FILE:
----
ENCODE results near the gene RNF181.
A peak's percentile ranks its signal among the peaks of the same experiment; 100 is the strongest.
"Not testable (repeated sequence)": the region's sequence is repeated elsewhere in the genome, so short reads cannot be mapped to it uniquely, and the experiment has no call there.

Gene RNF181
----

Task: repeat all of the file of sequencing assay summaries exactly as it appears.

ENCODE results near the gene RNF181.
A peak's percentile ranks its signal among the peaks of the same experiment; 100 is the strongest.
"Not testable (repeated sequence)": the region's sequence is repeated elsewhere in the genome, so short reads cannot be mapped to it uniquely, and the experiment has no call there.

Gene RNF181